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U of G activists in residence unite activism with academia

Nneka MacGregor and Dr. Marsha Hinds Myrie hope to foster connections between activism and academia at the University of Guelph

Two new activists-in-residence bring not only scholarship to the University of Guelph, but their valuable lived experience.

Nneka MacGregor and Dr. Marsha Hinds Myrie look forward to creating spaces on campus to encourage conversation about the role of research in social action as they help to foster connections between activism and academia.

Hinds Myrie brings over 23 years of experience to her new role as she continues her work with survivors of gender-based violence in Barbados. 

Developing an advocacy model to address the issues of underprivileged groups of women in Barbados and the Commonwealth Caribbean, Hinds Myrie’s major focus is to encourage the use of victim-defined services for women and girls affected by various types of gender-based violence.

She aims to generate greater attention of systemic oppression.

“We’ve talked about equity, diversity and inclusion for about 15 years now in the context of Western universities. And they have made gains,” Hinds Myrie said.

“But what I would like to do in this role, is to continue to challenge those more traditional constructions of how we approach this, especially when it comes to social justice issues, looking at who’s knowledge counts and who’s world view counts?”

As a Canadian, Hinds Myrie has lived her entire life between Barbados and Canada.

“I am not either/or. Both of are part of my identity and who I am. I want to encourage Canada to begin to see the large diaspora of Caribbean-identified Canadians living in Canada and their very significant contributions,” Hinds Myrie said.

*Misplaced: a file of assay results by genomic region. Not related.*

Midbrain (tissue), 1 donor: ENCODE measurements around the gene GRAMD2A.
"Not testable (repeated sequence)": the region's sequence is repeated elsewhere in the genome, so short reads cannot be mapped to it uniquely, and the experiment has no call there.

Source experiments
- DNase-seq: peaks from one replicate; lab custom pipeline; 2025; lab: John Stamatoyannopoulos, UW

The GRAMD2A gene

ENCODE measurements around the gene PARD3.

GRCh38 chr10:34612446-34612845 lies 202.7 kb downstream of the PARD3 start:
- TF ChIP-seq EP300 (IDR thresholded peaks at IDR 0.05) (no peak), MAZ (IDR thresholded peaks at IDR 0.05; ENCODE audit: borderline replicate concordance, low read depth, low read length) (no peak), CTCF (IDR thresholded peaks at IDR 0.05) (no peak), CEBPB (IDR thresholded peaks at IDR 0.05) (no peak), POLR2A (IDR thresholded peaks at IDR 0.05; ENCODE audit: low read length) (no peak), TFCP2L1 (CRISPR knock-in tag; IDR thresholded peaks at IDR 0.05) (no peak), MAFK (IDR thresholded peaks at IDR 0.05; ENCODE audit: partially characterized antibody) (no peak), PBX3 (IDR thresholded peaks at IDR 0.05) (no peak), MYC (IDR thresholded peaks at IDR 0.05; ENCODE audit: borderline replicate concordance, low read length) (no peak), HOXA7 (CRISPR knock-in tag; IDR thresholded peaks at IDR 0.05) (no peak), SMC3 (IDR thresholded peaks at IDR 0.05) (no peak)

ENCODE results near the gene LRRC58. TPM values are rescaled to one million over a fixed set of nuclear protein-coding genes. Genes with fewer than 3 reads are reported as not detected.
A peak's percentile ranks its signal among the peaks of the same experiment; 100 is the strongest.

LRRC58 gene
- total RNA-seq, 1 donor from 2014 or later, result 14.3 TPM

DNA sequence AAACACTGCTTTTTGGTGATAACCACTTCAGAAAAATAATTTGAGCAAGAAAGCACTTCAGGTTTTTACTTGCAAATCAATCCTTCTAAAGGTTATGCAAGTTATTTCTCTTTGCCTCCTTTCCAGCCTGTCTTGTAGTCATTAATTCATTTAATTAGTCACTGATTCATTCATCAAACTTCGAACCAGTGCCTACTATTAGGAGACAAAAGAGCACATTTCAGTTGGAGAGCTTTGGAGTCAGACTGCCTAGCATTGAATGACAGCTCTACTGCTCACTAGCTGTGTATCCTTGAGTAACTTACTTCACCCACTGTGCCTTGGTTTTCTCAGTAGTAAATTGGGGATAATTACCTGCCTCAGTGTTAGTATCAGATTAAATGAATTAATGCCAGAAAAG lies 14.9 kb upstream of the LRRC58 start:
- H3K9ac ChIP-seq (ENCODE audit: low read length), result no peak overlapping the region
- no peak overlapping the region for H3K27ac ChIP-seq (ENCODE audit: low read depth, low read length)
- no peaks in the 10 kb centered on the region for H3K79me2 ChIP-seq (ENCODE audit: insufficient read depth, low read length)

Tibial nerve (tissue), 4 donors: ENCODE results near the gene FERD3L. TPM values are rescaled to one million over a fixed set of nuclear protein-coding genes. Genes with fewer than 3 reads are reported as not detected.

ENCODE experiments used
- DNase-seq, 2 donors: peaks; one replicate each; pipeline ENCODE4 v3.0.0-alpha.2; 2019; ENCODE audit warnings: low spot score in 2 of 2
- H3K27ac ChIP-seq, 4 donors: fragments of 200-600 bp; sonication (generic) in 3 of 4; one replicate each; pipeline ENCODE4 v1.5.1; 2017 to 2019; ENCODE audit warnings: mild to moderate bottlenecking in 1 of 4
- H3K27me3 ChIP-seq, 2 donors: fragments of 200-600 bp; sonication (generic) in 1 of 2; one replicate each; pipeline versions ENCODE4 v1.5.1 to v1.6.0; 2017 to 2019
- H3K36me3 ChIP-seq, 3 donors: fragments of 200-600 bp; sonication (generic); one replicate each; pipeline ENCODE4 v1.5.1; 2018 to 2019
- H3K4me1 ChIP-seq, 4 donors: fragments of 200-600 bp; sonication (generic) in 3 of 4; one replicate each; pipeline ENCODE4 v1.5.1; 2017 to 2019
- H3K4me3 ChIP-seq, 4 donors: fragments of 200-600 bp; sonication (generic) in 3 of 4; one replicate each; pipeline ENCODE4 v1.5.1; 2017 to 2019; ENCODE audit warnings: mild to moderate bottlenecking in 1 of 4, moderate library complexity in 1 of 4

“When we think of the Black Caribbean community, there are so many gifts that Canada has been given, diversity of food, diversity of culture, a clear Black tradition in terms of dress, thoughts and culture."

The purpose of the activists-in-residence program, is to strengthen the connections between activists and academic researchers who may be working towards common goals, such as ending gender-based violence, something that Nneka MacGregor heavily supports through her own experience as a survivor of intimate partner violence.

In 2008, MacGregor co-founded the Women’s Centre for Social Justice, known as WomenattheCentrE, the first incorporated organization in Canada created explicitly ‘by survivors, for survivors’. The organization supports women and trans and gender non-conforming people, and engages men and boys about education and law reform. 

As a Black intersectional, Transformative Accountability & Justice practitioner and abolitionist feminist, MacGregor is also a respected international speaker and trainer. Her research focuses on femicide, sexual violence, and the intersection of strangulation, traumatic brain injury, and inter-personal violence.

"What I’m hoping to bring is a message of hope, primarily for the student population, to help them understand that they have the power to change their world because through social justice work, things get done,” MacGregor said.

Each year, the activist-in-residence program will undertake a different combination of activities and work based on the expertise of those chosen to fill the role in hopes of fostering community, knowledge-sharing, and research collaboration by engaging in research methods that centre the voices of members of justice-seeking communities.

Additionally, a course on research and activism is also being explored.

As MacGregor and Hinds Myrie interact with the U of G community, they hope to inspire students about the role of activism in their lives. 

"Through student activism things get done. So, for myself, to be in this space, I want to share the types of work that I do, the types of changes that I’ve had, not just in the Canadian landscape, but globally,” MacGregor said.

“I’m hoping that it will inspire students, as individuals or collectives, to really turn the world around, and to do something great."

As a part of Black History Month, Hinds Myrie and MacGregor will hold a fireside chat to discuss Black women’s leadership in resisting and responding to gender-based violence locally, globally and transnationally.

All members of the Guelph community are invited to join on Feb. 8 from 7 p.m. to 9 p.m. at the Guelph Black Heritage Society’s Heritage Hall.  For more information, visit here.


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Barbara Latkowski

About the Author: Barbara Latkowski

Barbara graduated with a Masters degree in Journalism from Western University and has covered politics, arts and entertainment, health, education, sports, courts, social justice, and issues that matter to the community
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